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Spacecraft could be killing endangered antelope

Add these two factoids to your store of knowledge about Kazakhstan, which, admit it, consists mostly of "It's on the Risk board?" (it's not! You're thinking of Kamchatka) and “Borat is from there.” The central Asian country provides habitat for the endangered saiga antelope, which has a face like a fuzzy alien from Sesame Street. It also sometimes launches rockets into space from the Baikonur Cosmodrome, the best-named launchpad in existence. These items are not as unrelated as you might think.

This past year, more than 1,000 saiga antelope have turned up mysteriously dead. And ecologists say that the Cosmodrome could be to blame. "Chemical elements left from space rockets that fly over this place" could be killing the antelope, one ecologist has said.

Read more: Animals, Pollution

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Life recycle: How e-waste recycling gives your gadgets a fresh start

Click for a visual tour through an e-waste collection center and a recycling facility.

If e-waste disposal had a late-night infomercial, it might go something like this:

Congratulations! You bought an iPhone 6S! Now you can spend hours Instagraming and making Siri talk dirty to you. BUT WAIT … what should you do with that ugly, decrepit, heavy, chipped, old flip phone of yours?

Throwing it in the trash can cause toxic chemicals to leach out into landfills and groundwater. And putting it in a drawer with all your other outdated gadgets takes up so. much. space! Worst of all, your phone and all the private data in it could fall into the wrong hands. There’s GOT to be a better way!

Now, there is: e-Stewards-approved E-WASTE RECYCLING! No child or prison labor, no toxic fumes released into the air of third-world countries, and no incomplete data wipes -- guaran-TEED! Operators are standing by!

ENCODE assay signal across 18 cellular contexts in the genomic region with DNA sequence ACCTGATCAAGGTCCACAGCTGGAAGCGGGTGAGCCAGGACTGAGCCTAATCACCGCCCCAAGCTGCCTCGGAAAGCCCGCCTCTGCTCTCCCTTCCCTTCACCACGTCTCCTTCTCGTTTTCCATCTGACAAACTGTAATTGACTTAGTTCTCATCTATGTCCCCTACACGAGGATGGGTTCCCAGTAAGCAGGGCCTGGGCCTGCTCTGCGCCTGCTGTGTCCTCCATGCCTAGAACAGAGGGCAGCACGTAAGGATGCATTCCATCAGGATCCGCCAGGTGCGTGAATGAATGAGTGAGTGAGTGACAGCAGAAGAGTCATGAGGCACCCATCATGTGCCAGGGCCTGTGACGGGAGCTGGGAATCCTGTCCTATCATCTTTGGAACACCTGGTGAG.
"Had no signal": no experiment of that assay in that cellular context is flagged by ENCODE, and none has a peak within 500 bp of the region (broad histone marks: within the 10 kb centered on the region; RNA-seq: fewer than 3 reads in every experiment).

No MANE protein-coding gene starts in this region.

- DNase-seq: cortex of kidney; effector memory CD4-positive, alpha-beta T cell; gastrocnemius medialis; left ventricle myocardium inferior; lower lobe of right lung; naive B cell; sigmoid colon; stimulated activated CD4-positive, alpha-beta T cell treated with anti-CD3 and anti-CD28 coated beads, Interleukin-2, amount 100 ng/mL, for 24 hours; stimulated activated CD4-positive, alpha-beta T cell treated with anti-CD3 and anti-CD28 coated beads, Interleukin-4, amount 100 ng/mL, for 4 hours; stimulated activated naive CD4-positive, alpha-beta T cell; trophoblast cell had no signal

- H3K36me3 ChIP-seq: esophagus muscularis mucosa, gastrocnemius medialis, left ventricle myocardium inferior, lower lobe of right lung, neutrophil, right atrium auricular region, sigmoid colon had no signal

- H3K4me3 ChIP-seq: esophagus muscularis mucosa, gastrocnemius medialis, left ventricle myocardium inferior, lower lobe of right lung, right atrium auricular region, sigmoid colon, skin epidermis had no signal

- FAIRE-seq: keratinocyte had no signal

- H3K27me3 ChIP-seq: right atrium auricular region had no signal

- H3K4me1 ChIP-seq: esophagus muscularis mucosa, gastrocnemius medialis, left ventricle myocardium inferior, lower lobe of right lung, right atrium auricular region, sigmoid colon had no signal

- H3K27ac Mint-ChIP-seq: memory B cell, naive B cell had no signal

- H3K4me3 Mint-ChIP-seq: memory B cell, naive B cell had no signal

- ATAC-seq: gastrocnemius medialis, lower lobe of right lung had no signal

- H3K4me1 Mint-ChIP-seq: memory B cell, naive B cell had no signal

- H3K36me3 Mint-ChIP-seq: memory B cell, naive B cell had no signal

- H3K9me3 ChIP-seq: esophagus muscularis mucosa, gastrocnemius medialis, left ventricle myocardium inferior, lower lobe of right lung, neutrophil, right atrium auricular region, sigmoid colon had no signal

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World’s oldest trees face country’s worst smog

Sequoia National Park can lay claim to two superlatives -- its redwoods are the oldest single organisms on the planet and its air quality is the worst of any national park in the country.

The smog pollution in the park is so bad that levels reach L.A.-worthy heights.

The park might seem like it's in the middle of nowhere. But that nowhere happens to be right near the San Joaquin Valley, which is full of food-processing plants, diesel-burning freight trains, and trucks driving down one of the busiest highways in the country.

Read more: Pollution

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Why are U.S. taxpayers subsidizing coal mining?

Why are we handing Big Coal our bacon?

The most important thing you can read this week is Joe Smyth's post on federal coal leasing. I realize "federal coal leasing" is not a phrase to quicken the pulse, but it's a Very Big Deal.

A couple of weeks ago, I explained the situation the U.S. coal industry is in: domestic electricity use has leveled off, utilities are switching to cheap natural gas and wind, and the EPA is finally cracking down on dirty old coal plants. All that leaves U.S. coal in a pinch. Their main hope for the future is to increase coal exports. That's why the fight over coal export terminals matters.

Arguably, though, the coal-export fight is secondary. From a climate-hawk point of view, it would be better just to leave the damn coal in the ground.

Is that even within our power as concerned U.S. citizens? As it happens, yes, it is, because we own much of the coal! The coal that companies like Peabody are itching to export comes from the Powder River Basin in Wyoming and Montana. And most of the land in the Powder River Basin is owned by the federal government -- that is to say, it's owned by you and me.